GREEK FOCUS (3 years, doable in 2)

FALL J-TERM SPRING
1st year
  1. GREK 111-112
  2. GREK 111-112
  3. OTHER
  4. OTHER
  1.  CLAS
  1. GREK 212
  2. CLAS
  3. OTHER
  4. OTHER
2nd year
  1. LATN 111-112
  2. LATN 111-112
  3. GREK 311
  4. OTHER
  1. OTHER
  1. CLAS
  2. OTHER
  3. OTHER
  4. OTHER
3rd year
  1. CLAS
  2. OTHER
  3. OTHER
  4. OTHER
  1. OTHER
  1. CLAS 499 Capstone
  2. OTHER
  3. OTHER
  4. OTHER
4th year
  1. OTHER
  2. OTHER
  3. OTHER
  4. OTHER
  1. OTHER
  1. OTHER
  2. OTHER
  3. OTHER
  4. OTHER

LATIN FOCUS (3 years, doable in 2)

FALL J-TERM SPRING
1st year
  1. LATN 111-112
  2. LATN 111-112
  3. OTHER
  4. OTHER
  1. CLAS
  1. LATN 212
  2. CLAS
  3. OTHER
  4. OTHER
2nd year
  1. GREK 111-112
  2. GREK 111-112
  3. LATN 311
  4. OTHER
  1. OTHER
  1. CLAS
  2. OTHER
  3. OTHER
  4. OTHER
3rd year
  1. CLAS
  2. OTHER
  3. OTHER
  4. OTHER
  1. OTHER
  1. CLAS 499 Capstone
  2. OTHER
  3. OTHER
  4. OTHER
4th year
  1. OTHER
  2. OTHER
  3. OTHER
  4. OTHER
  1. OTHER
  1. OTHER
  2. OTHER
  3. OTHER
  4. OTHER

Classical Languages Major--44 credits (11 courses): Focus on Greek or Latin!

The Classical Languages major is intended for those who love languages, who find the Classical world fascinating, or who intend graduate school in Classics or in a related discipline (for example, Ancient History, Early Christianity). The Classical Languages Major requires:

  1. 10 courses (40 credits) total in both Greek and Latin, with no fewer than 2 courses (8 credits) in either language. These may include CLAS 241/341 J-Term in Greece or Italy.
  2. 1 course (4 credits) CLAS 499 Capstone
    • Under consultation with both program directors, CLAS 499 may be combined with another capstone in your second major.  But be sure to discuss this first with the directors of both programs to see if there are special requirements!!

GREEK FOCUS (4 years, doable in 3)

FALL J-TERM SPRING
1st year
  1. GREK 111-112
  2. GREK 111-112
  3. OTHER
  4. OTHER
  1. CLAS 241/341
  1. GREK 212
  2. OTHER
  3. OTHER
  4. OTHER
2nd year
  1. LATN 111-112
  2. LATN 111-112
  3. OTHER
  4. OTHER
  1. OTHER
  1. GREK 312
  2. OTHER
  3. OTHER
  4. OTHER
3rd year
  1. LATN or GREK 311
  2. OTHER
  3. OTHER
  4. OTHER
  1. OTHER
  1. GREK or LATN 312 or Ind. Study
  2. OTHER
  3. OTHER
  4. OTHER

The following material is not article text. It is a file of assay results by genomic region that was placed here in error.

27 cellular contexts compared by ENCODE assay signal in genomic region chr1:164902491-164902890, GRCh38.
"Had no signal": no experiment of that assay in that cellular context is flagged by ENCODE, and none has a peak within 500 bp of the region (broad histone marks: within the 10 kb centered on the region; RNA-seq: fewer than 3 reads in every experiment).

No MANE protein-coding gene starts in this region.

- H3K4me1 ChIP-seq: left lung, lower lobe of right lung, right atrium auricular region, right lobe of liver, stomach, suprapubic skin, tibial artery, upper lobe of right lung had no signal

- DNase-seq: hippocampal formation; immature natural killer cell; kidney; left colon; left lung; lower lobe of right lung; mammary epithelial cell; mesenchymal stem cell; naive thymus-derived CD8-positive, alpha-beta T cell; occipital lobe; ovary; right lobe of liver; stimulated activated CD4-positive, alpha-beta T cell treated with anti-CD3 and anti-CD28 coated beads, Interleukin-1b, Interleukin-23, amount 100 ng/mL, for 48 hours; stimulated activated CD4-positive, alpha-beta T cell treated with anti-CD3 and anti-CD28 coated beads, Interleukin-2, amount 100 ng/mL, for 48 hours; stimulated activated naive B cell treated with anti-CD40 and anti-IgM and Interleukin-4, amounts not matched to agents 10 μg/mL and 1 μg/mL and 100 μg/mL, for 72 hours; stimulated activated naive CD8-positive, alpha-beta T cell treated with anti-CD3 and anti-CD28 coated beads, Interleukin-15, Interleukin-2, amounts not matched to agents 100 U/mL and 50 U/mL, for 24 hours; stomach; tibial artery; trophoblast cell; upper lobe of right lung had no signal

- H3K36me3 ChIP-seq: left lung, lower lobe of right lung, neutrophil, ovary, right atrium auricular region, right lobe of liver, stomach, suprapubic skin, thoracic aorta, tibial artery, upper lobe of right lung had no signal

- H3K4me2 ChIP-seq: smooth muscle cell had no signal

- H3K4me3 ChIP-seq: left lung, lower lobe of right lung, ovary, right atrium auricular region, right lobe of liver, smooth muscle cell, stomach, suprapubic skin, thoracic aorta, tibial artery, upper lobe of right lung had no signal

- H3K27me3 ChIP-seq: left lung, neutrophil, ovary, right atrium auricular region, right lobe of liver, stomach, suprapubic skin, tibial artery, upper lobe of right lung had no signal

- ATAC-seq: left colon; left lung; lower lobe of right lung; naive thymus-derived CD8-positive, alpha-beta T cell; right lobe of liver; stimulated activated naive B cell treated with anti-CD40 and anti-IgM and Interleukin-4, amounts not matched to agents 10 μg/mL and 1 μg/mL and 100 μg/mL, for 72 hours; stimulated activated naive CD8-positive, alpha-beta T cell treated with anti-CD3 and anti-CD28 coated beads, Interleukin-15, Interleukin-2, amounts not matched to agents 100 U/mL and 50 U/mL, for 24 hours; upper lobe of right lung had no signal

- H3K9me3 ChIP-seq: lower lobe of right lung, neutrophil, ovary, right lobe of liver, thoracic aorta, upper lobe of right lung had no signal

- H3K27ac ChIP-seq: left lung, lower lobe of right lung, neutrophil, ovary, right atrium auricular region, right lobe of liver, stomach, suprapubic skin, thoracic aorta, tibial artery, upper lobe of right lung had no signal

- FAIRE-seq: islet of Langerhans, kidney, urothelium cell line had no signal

4th year
  1. GREK or LATN 311 or Ind. Study
  2. OTHER
  3. OTHER
  4. OTHER
  1. OTHER
  1. CLAS 499 Capstone
  2. OTHER
  3. OTHER
  4. OTHER

LATIN FOCUS (4 years, doable in 3)

FALL J-TERM SPRING
1st year
  1. LATIN 111-112
  2. LATN 111-112
  3. OTHER
  4. OTHER
  1. CLAS 241/341
  1. LATN 212
  2. OTHER
  3. OTHER
  4. OTHER
2nd year
  1. GREK 111-112
  2. GREK 111-112
  3. OTHER
  4. OTHER
  1. OTHER
  1. LATN 312
  2. OTHER
  3. OTHER
  4. OTHER
3rd year
  1. LATN or GREK 311
  2. OTHER
  3. OTHER
  4. OTHER
  1. OTHER
  1. GREK or LATN 312 or Ind. Study
  2. OTHER
  3. OTHER
  4. OTHER
4th year
  1. GREK or LATN 311 or Ind. Study
  2. OTHER
  3. OTHER
  4. OTHER
  1. OTHER
  1. CLAS 499 Capstone
  2. OTHER
  3. OTHER
  4. OTHER

Classical Studies Minor--24 credits (6 classes)

The Classical Studies minor is for those students who have an interest in the Classical World, but whose schedules are so full they do not permit a major.  Because so many courses count for CLAS, the Classical Studies minor is ideal for those with majors in English, History, Philosophy, and Religion, or who are doing IHON and a major that requires language option 1.  For example, an English major who takes Latin or Greek as their language and Classical and Comparative Mythology as an LT course is only one course away from a minor.  A History major who takes Greek or Latin as their language and takes Greek Civ. and Roman Civ. as history courses has complied the minor! The Classical Studies Minor requires:

  1. 4 courses (16 credits) in Latin or Greek
  2. 2 courses (8 credits) in CLAS or related disciplines, which include:
    • ARTD 180: History of Western Art I
    • CLAS/ENGL 231: Masterpieces of European Literature
    • CLAS 241/341: Special Topics in Ancient Literature and Culture
    • CLAS/HIST 326: A History of Medicine: Antiquity to European Renaissance
    • CLAS/HIST 321: Greek Civilization
    • CLAS/HIST 322: Roman Civilization
    • CLAS 350: Classical and Comparative Mythology
    • IHON 111: Authority and Discovery
    • PHIL 331: Ancient Philosophy
    • RELI 211: Religion & Literature of the Hebrew Bible (4)
    • RELI 212: Religion & Literature of the New Testament (4)
    • RELI 220: Early Christianity
    • RELI 330: Hebrew Bible Studies
    • RELI 331: New Testament Studies
    • Approved independent study courses
    • Approved Study Away courses

SUGGESTED MINOR SCHEDULE (2 years)

FALL J-TERM SPRING
1st year
  1. GREK or LATN 111-112
  2. [same as above]
  3. OTHER
  4. OTHER
  1. CLAS 241/341
  1. GREK or LATN 212
  2. OTHER
  3. OTHER
  4. OTHER
2nd year
  1. GREK or LATN 311
  2. OTHER
  3. OTHER
  4. OTHER
  1. OTHER
  1. CLAS
  2. OTHER
  3. OTHER
  4. OTHER